Posts Tagged With: God’s Word

Praying on the Journey

What does praying look like on the journey?  At various meetings, with students and other campus ministers, I hear the common refrain of needing and wanting to pray more – and of desiring prayer to be more than yet another task to check off that daily list.

Personally, at times I use prayer as a crutch to get through the day.  Or, more often, I forget about it.  I will get around to it when work is done and I have time.  When I talk with students about prayer I point to the ideal in the Bible, in books – but also share my own failings in this area.  That used to be where I left it.

Then last year, in my own desire for more consistent prayer, I asked three graduate students to join me each week for 30 minutes to gather on campus, look at God’s Word, and pray.  Nothing over-planned, just time out of our regular schedules to spend time with God.

I’ll admit that I”m not always into praying when noon on Tuesdays comes around.  I could be finishing a work project or reading.  But the time is set aside, so I go, never knowing what to expect.  I’m surprised at how long this has continued – even through the summer.

This week we spent time looking at Paul’s two verses of greeting to the Ephesians.  We noticed the number of times Jesus Christ was mentioned in this one sentence, the encouragement he gave the Ephesians by calling them faithful, and the extension of God’s grace and peace to this young church.  This grace is that of God.  Yet, through the very act of sending the letter Paul is also expressing a grace.

Wow.  In the midst of UC’s food court God’s Word was coming alive – and this led into prayer as we each longed for God’s grace to work through us in the relationships we have at work, with friends, and with God.

In this group, God’s Word meets us where we are each day, in the midst of life.  We take time to pray for ourselves and the needs we have.  But we also take time to pray outside, to pray for the campus, and even to be quiet.

I’m now wondering how we can increase the space for prayer.  Do we invite more people, start more groups?  Perhaps make prayer a more natural part of gatherings – not something only a ‘qualified’ leader can guide.  Or that only people comfortable praying in a group can do.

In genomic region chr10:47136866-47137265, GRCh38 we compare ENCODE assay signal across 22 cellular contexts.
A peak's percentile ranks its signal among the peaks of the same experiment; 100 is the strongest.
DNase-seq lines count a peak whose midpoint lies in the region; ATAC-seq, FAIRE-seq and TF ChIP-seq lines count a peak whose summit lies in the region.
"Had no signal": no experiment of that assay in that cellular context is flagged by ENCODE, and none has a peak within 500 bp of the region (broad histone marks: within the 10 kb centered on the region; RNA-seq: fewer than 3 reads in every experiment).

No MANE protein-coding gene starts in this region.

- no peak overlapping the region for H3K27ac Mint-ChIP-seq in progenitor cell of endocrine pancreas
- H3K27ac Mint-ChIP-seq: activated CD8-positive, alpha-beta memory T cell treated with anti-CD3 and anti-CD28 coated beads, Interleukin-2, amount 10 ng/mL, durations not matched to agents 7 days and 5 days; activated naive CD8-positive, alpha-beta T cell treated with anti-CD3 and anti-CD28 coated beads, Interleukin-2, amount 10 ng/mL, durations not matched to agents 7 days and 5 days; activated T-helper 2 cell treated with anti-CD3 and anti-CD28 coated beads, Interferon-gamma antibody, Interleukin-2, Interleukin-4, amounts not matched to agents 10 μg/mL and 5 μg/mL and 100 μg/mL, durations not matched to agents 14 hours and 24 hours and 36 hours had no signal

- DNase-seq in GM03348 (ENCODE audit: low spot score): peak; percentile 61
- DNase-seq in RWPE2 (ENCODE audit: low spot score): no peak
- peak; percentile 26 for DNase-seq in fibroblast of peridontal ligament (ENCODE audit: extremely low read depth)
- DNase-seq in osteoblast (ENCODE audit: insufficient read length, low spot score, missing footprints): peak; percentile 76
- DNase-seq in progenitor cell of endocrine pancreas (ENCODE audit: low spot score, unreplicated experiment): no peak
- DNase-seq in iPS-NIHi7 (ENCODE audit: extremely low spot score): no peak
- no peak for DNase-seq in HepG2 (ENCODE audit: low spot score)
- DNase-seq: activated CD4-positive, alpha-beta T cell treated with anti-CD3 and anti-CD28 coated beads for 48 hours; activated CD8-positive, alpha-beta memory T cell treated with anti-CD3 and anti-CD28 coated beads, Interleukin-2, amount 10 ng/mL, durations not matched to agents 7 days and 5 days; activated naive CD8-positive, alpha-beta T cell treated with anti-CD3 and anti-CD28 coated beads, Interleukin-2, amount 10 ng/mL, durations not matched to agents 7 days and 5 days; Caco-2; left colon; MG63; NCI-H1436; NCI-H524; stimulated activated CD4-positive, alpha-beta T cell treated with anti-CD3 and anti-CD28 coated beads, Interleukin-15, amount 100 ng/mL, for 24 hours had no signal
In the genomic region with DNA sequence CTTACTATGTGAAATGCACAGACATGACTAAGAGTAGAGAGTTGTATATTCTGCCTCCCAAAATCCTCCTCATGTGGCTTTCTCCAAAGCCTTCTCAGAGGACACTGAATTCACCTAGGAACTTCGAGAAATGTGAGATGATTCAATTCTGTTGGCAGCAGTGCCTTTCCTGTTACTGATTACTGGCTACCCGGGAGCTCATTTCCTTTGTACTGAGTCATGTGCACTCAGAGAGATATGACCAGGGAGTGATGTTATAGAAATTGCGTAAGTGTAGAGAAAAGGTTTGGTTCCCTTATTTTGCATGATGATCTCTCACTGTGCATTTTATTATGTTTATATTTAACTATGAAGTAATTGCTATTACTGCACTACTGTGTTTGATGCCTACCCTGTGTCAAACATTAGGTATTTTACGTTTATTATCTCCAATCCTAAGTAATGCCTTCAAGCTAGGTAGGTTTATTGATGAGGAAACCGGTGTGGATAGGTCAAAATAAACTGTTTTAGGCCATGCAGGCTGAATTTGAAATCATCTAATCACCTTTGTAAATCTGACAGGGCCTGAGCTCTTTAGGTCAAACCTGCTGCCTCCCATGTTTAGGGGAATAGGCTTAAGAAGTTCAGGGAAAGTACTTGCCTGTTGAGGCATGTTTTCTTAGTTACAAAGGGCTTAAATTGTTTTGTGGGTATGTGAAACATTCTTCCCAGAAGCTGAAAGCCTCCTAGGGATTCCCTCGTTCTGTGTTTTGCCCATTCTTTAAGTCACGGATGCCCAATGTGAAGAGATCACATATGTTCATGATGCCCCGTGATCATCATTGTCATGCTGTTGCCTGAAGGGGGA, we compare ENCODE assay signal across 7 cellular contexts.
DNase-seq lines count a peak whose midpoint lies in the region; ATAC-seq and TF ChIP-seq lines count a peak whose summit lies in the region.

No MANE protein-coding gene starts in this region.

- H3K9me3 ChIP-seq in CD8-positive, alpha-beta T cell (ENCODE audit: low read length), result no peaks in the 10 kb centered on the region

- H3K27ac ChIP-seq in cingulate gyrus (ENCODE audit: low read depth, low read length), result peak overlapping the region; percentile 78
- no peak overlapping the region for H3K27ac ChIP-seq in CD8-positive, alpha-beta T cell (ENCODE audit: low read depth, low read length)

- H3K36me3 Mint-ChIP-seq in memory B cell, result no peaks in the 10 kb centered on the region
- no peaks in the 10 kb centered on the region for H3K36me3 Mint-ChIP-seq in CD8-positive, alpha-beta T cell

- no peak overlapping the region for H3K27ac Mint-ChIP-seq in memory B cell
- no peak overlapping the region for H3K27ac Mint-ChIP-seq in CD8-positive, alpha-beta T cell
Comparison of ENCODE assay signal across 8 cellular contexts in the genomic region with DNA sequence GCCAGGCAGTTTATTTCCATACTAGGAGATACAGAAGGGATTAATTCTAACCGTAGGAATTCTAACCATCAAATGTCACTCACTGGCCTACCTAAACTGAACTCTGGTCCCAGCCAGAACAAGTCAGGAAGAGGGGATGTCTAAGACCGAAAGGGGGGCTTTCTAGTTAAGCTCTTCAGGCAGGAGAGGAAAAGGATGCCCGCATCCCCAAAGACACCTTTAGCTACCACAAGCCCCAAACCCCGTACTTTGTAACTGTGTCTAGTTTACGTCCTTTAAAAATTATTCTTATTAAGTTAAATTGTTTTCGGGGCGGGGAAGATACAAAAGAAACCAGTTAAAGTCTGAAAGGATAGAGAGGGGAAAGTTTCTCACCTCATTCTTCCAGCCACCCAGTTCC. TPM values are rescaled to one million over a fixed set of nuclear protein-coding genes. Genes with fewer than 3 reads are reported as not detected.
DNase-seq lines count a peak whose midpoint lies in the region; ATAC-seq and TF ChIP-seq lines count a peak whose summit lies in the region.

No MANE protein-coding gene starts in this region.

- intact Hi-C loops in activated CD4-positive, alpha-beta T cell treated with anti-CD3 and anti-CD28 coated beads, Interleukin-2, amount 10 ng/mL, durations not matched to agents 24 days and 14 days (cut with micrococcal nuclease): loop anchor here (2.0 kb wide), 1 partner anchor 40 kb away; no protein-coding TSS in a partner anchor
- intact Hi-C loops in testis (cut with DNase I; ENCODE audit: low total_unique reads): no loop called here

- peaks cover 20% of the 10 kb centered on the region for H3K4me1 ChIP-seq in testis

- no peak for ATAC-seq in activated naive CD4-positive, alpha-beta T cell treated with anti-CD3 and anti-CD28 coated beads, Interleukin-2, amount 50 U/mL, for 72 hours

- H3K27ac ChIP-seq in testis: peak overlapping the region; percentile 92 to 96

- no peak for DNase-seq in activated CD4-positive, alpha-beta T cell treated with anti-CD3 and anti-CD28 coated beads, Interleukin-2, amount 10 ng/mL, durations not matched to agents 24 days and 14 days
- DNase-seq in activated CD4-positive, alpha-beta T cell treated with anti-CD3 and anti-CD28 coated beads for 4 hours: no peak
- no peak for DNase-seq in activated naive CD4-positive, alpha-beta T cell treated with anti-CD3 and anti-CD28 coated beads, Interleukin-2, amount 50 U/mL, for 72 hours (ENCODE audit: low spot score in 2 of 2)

What I don’t want to do is turn this into another program, but instead build a community of pray-ers steeped in God’s Word in the world.  It’s time to pray . . .

 

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(not) connecting with God’s Word

So the vision for Concordia Campus Ministries is connecting with God’s Word in the world.  Great and catchy phrase.  However, even before school began I was ignoring it.  Instead I was connecting with my planning and task lists.  One more call to make, meal host to find, student to contact.  Then there were the rooms to clean, posters to make, and website to set up.  And each day the list grew.  This was my connection to ministry.  Once I completed it, then I could get to the God thing.

As I waited to get responses from e-mails I became quite tense.  Don’t they, doesn’t God know that I need this response to effectively plan.  In reality much of this work related to my my looking good in ministry, having success, being ready.  But what about God?  Two weeks ago as I was worrying about not getting responses back from some students, a visiting scholar I hadn’t seen for months walked in with a couple new to the area.  I wasn’t ready.  But God was.  I almost didn’t know what to do because my mind was so focused on all this other work.  However, I sat down and talked with them – and again realized that the priorities I actually focus on often leave out true connections with God.

I just finished reading Hunter’s Horn by Harriet Arnow.  In this story set in eastern Kentucky during the 1940s, a man focuses so much on catching a fox – the King Devil – that he loses sight of other priorities.  His daughter has only a ragged dress to wear and he has no money to send her to high school.  He sells the family’s meat one winter so he could purchase pedigreed hounds.  I want to yell at this character, pointing out his narrow vision.  Yet, I quickly see how I can get caught in a similar hunt.

At times I am chasing after accolades in ministry – praise from others and numbers at events.  I wonder what people will think and how they will respond.  As I do this I become blinded to opportunities where God is at work.  Looking back all I can do now is ask for forgiveness and repent.  Turn and look to God.  Perhaps these failings – and subsequent turnings – are the real connection with God’s Word.  The real thing I can share with students.  Seeing my worthlessness and turning to the one who is worthy.

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Leaving the ‘snare of preparation’

It’s time again – this time four weeks earlier than the past three years.  It’s time to get ready for a new semester of campus ministry at UC.  Days are filled with planning events, preparing publicity, and hand wringing.  If I can just get one more thing done, then I can get to the really important work of preparing Bible studies, catching up with students, connecting with God’s Word in the world.